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Anne Marie Losonczy

Since the early 1990s, armed actors have invaded territories in the Chocó and Antioquia departments of Colombia, inhabited by Afro-Colombians and Indians whose collective rights in these territories had recently been legally recognised. Based on long-term fieldwork among the Emberá Katío, this article examines social, cosmological and ritual alterations and re-organisation around violent death. Following a national policy of post-conflict reparations, public exhumations and identifications of human remains reveal new local modes of understanding and administration. In particular, suicide, hitherto completely unknown to the Emberá, broke out in a multitude of cases, mostly among the youth. Local discourse attributes this phenomenon to the number of stray corpses resulting from the violence, who are transformed into murderous spirits which shamans can no longer control. The analysis focusses on the unprecedented articulation of a renewed eschatology, the intricate effects of an internal political reorganisation and the simultaneous inroad into their space of new forms of armed insurrectional violence. Thus the article will shed light on the emergence of a new transitional moral economy of death among the Emberá.

Human Remains and Violence: An Interdisciplinary Journal
Sophie Roborgh

2286 mention ‘[p]roviding reparations and assistance to victims and restoring essential services’ only as their final point ( UN Secretary-General, 2016 : 10, Recommendation 13). It also overlooks the fact that incident accounts have value in themselves for those providing them. Currently, contributors’ accounts can be excluded for failing to meet the (externally imposed) threshold, even though it is concern for the lives of these same healthcare workers and the broader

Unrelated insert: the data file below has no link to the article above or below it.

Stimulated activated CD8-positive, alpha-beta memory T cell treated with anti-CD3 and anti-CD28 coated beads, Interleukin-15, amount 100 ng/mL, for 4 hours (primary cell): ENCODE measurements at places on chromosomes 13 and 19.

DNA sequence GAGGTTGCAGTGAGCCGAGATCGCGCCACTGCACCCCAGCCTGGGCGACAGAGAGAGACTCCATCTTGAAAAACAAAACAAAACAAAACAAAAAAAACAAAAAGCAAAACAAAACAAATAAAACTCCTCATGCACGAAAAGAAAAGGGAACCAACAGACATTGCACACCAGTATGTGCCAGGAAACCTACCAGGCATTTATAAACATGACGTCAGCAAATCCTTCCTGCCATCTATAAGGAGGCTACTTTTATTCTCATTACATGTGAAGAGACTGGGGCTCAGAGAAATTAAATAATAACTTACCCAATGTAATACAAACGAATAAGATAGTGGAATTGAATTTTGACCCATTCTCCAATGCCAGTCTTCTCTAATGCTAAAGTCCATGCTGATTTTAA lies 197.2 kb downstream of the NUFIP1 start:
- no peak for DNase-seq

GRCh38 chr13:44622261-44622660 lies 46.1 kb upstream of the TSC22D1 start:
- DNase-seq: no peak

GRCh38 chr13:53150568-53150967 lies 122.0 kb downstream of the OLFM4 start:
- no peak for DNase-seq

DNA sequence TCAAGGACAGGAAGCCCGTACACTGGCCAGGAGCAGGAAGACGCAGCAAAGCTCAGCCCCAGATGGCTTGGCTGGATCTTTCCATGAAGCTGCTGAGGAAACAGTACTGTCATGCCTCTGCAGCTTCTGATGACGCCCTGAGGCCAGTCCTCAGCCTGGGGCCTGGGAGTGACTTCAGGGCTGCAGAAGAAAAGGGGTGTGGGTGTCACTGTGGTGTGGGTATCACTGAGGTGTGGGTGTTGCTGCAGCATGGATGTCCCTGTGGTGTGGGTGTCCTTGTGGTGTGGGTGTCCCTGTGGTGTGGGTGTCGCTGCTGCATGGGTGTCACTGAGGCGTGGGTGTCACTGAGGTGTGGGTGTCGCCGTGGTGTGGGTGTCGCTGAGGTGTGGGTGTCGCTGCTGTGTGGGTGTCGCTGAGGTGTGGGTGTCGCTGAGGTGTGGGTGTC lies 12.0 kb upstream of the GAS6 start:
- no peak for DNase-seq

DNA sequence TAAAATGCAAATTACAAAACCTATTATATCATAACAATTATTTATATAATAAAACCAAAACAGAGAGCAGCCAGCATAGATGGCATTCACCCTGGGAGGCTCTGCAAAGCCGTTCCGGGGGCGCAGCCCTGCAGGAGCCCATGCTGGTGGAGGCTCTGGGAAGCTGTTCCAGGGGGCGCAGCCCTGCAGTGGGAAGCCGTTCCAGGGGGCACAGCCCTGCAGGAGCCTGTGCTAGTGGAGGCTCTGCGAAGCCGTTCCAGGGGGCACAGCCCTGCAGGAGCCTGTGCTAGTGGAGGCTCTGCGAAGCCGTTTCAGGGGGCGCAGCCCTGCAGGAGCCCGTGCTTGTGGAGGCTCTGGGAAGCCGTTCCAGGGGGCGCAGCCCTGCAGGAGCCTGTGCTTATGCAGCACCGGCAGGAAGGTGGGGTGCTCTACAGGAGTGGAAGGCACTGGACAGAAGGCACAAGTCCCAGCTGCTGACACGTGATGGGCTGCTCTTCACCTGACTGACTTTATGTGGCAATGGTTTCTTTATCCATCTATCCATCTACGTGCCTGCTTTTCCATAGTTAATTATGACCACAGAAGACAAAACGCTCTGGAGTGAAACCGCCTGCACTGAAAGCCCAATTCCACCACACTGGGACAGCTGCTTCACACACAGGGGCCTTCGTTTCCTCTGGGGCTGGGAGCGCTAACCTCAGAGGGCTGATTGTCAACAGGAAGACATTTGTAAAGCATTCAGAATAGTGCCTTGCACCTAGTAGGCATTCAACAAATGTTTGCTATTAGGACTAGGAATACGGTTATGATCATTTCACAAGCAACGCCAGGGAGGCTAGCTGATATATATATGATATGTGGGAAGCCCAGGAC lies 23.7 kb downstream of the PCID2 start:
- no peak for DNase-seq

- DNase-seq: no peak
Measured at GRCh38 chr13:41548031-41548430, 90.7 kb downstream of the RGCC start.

Journal of Humanitarian Affairs
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Lorena De Vita

possibility of starting a direct dialogue between the Israeli and the German governments on the question of Holocaust reparations. 6 At the time of Mendelsohn’s travels, many in Israel opposed the idea of having economic, political or social contacts with Germany – let alone of accepting any kind of material restitution or compensation for the horrors committed by the Nazis against the Jews. While his mission was not secret (indeed, several newspapers found out about his activities and reported them), it was not to be widely advertised, either, and Mendelsohn tried to

in Israelpolitik
An overview
Verene A. Shepherd

Africans who died before embarkation. 223 reparations , restitution and the historian In spite of the extensive supply area, discernible patterns emerge. The majority of enslaved Africans were captured from the Gold Coast (part of modern-day Ghana) and the Bight of Biafra in present-day Nigeria. Throughout the first half of the eighteenth century, the shipment to Jamaica of Gold Coast Africans rose sharply, compared to shipments from the other catchment regions, but declined somewhat after 1776. This decline is a reflection of a 9% decline in total exports of enslaved

in Emancipation and the remaking of the British imperial world
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German–Israeli relations, 1949–69
Author: Lorena De Vita

The rapprochement between Germany and Israel in the aftermath of the Holocaust is one of the most striking political developments of the twentieth century. German Chancellor Angela Merkel recently referred to it as a ‘miracle’. But how did this ‘miracle’ come about? Drawing upon sources from both sides of the Iron Curtain and of the Arab–Israeli conflict, Lorena De Vita traces the contradictions and dilemmas that shaped the making of German–Israeli relations at the outset of the global Cold War. Israelpolitik offers new insights not only into the history of German–Israeli relations, but also into the Cold War competition between the two German states, as each attempted to strengthen its position in the Middle East and the international arena while struggling with the legacy of the Nazi past.